Considering how many nightmares author Stephen King has given his readers over the decades, many fans want to know more about his opinions on crafting a scary story. In a new featurette for the latest adaptation of IT, the author reveals that everything boils down to "inside evil" and "outside evil."
"I've written books that deal directly with the idea that faith makes it possible to battle the monsters," King details. "I divide evil two ways: there's inside evil and there's outside evil. Those kids, they're the only ones who are still able to believe in monsters. You have to have faith and you have to believe that good is going to triumph over evil."
King's comments might seem pretty vague, but most likely refer to an actual manifestation of evil, such as Pennywise in IT, as opposed to the evil that dwells inside oneself, including what your fears and imaginations can conjure.
It's also possible, however, that King was mirroring comments made by filmmaker John Carpenter about his outlook on horror stories.
"There are two different stories in horror: internal and external," Carpenter told Vulture in 2011. "In external horror films, the evil comes from the outside, the other tribe, this thing in the darkness that we don’t understand. Internal is the human heart."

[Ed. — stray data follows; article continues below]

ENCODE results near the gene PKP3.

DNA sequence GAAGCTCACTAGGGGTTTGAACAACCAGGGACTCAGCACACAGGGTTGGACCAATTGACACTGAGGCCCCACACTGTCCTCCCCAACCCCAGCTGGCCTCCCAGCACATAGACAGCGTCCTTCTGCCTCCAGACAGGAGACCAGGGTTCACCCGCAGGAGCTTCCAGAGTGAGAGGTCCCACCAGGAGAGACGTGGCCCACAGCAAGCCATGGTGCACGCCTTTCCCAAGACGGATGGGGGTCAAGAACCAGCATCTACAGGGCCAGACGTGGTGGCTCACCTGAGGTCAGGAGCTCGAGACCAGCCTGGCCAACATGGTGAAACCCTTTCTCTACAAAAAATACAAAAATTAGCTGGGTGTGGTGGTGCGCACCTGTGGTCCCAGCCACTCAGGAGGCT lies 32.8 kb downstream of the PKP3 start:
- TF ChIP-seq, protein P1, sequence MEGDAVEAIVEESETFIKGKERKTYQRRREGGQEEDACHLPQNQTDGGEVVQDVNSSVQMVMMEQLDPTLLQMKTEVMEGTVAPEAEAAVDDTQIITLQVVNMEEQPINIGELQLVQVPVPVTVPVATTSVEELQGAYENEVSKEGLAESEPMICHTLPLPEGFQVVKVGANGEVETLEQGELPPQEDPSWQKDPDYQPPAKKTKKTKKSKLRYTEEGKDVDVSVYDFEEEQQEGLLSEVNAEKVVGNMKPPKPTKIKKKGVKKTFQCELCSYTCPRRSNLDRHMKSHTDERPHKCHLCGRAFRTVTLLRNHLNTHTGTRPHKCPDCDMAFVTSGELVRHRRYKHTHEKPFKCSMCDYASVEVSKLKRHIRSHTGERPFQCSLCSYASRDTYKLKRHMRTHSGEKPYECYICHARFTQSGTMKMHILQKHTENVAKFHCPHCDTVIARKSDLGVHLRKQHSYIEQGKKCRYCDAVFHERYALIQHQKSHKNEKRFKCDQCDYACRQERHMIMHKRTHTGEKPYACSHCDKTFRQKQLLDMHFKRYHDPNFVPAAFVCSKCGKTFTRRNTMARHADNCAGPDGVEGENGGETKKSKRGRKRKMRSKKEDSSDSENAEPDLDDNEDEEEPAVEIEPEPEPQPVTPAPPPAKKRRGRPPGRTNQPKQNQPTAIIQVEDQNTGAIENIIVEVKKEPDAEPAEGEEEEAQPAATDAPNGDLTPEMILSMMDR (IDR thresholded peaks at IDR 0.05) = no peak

From serial killers to the supernatural, King's works have covered virtually every horror imaginable, but that doesn't mean the author himself is immune to being scared.
"Air travel is a big one with me because I feel like I’m not in control," King said of his fears to Variety. "I’m close to 70 now, so I’m worried about basically having the cheese slide off my cracker — Alzheimer’s, dementia, stuff like that."
The author also revealed that some of his biggest fears are things most of us are afraid of.
"I don’t like bugs, I don’t like bats, I don’t like things that creep and crawl. With the exception of snakes, somehow they don’t really turn my dials," King confessed.
"But I’m also afraid of people like [serial killer in Mr. Mercedes] Brady Hartsfield, they’re out there. And it crosses my mind every time I do a public event. You think about somebody like Mark David Chapman, and you think maybe somebody’s got a knife out for you. But that’s part of life," King continued.
Despite his fears, we shouldn't expect King to stop creating terrifying stories anytime soon.